36 If I should die

 

If I should die –
And you should live –
And time sh’d gurgle on –
And morn sh’d beam –
And noon should burn –
As it has usual done –
If Birds should build as early
And Bees as bustling go –
One might depart at option
From enterprise below!
‘Tis sweet to know that stocks will stand
When we with Daisies lie –
That Commerce will continue –
And Trades as briskly fly –
It makes the parting tranquil
And keeps the soul serene –
That gentlemen so sprightly
Conduct the pleasing scene!

[Emily Dickinson]

Written autumn 1858, Fascicle 3. I just love her whimsically realistic relationship with Death, showcased sweetly here. Also, her capitalization is worth noting. Throughout her work, you’ll find patterns. Used to show respect, to personify, to emphasize – attribute whatever reasoning you please. Play.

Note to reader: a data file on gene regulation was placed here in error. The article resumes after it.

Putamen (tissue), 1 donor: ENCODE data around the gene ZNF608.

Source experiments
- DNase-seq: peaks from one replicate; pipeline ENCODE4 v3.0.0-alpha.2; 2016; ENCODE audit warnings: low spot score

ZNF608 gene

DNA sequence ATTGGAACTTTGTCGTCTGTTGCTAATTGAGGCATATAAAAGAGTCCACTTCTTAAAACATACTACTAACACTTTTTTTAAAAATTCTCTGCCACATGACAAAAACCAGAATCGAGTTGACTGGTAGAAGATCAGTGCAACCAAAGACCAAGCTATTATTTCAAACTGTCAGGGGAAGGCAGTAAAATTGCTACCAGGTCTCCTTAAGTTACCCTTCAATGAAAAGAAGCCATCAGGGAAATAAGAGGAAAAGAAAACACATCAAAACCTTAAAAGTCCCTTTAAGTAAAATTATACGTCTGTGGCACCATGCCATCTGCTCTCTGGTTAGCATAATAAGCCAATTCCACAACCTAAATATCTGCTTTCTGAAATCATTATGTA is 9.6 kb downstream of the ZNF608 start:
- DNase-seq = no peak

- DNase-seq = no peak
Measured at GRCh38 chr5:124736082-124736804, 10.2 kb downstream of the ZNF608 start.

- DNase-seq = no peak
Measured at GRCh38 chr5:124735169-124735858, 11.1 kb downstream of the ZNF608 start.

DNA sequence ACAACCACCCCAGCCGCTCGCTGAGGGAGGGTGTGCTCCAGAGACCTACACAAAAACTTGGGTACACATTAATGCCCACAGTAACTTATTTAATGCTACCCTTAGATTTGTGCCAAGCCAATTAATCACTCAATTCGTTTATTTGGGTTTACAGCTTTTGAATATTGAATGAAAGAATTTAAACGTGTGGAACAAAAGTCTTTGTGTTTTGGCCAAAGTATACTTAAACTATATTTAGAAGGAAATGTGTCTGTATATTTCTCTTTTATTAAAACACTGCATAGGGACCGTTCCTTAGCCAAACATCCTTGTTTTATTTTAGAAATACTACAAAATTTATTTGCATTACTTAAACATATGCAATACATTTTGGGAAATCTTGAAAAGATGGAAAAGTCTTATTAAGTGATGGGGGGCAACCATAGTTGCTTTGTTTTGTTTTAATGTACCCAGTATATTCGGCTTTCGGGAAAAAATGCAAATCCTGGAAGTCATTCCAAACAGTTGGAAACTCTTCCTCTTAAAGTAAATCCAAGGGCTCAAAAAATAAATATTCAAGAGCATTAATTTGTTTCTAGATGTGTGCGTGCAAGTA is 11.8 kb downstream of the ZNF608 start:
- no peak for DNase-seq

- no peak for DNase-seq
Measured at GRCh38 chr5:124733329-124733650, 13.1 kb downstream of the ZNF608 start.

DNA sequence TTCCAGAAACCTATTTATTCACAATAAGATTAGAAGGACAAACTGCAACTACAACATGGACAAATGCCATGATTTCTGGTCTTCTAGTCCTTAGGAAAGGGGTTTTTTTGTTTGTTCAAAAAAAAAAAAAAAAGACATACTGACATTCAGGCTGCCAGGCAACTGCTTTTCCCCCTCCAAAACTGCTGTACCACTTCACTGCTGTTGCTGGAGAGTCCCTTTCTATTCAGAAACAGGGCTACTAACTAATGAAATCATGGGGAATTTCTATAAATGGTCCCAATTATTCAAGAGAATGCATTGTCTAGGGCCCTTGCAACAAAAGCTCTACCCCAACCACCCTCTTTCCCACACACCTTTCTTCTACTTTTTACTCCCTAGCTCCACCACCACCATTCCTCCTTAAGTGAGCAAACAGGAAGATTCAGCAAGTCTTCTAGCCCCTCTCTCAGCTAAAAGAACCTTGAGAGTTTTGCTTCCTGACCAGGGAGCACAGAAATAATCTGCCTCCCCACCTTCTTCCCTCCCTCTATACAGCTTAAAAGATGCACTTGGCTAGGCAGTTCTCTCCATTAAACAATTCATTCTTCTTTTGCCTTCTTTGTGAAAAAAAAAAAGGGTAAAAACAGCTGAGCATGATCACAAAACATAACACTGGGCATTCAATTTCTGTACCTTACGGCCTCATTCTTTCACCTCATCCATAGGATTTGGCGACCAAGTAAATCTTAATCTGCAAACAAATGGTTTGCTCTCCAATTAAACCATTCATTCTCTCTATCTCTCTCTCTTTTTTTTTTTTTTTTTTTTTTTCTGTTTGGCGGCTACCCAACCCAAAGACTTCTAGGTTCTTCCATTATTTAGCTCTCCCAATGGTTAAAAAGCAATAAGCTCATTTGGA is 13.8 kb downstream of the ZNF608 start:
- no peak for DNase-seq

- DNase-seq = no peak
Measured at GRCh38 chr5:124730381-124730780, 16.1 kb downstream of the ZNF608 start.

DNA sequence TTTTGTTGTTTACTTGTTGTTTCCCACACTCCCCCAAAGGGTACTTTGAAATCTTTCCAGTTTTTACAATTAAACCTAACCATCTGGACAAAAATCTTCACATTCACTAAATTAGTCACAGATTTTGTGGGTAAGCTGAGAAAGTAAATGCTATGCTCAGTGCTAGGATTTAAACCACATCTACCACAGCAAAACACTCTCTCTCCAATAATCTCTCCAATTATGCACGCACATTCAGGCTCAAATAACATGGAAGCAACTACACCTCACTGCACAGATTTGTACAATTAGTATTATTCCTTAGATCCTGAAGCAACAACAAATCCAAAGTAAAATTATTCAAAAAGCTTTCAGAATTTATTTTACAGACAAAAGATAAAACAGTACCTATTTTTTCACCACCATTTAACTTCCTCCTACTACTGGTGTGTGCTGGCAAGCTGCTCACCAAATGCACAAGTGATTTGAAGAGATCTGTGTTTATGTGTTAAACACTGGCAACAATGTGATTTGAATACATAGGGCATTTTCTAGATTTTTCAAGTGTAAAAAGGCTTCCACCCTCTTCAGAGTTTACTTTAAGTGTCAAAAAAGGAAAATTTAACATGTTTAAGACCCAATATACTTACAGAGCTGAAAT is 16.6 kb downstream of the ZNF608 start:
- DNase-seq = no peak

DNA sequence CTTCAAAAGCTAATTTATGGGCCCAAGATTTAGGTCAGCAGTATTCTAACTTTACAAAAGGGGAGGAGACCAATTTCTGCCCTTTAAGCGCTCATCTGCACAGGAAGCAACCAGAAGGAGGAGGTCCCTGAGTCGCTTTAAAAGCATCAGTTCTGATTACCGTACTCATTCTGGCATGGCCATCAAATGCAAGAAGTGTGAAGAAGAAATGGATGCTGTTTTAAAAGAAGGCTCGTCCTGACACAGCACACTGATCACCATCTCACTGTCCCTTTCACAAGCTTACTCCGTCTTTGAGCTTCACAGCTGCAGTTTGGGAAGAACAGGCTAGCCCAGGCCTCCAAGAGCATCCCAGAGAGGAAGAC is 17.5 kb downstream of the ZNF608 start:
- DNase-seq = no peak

Namaste –

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18 Morns like these we parted

Written summer 1858. Something I love about her poetry is the potential for meaning – this isn’t unique to ED, of course. Here she speaks of a bird, but it could be a friend, a lover – anyone. I might read this differently now than I would have a year ago, and no two people will have identical readings. I love that. Enjoy –

Morns like these – we parted
Noons like these – she rose!
Fluttering first – then firmer
To her fair repose –
Never did she lisp it
And ’twas not for me
She was mute for transport
I, for agony!
Till the evening nearing
One the shutters drew –
Quick! a sharper rustling!
And this linnet flew!

[Emily Dickinson]

Rest well –

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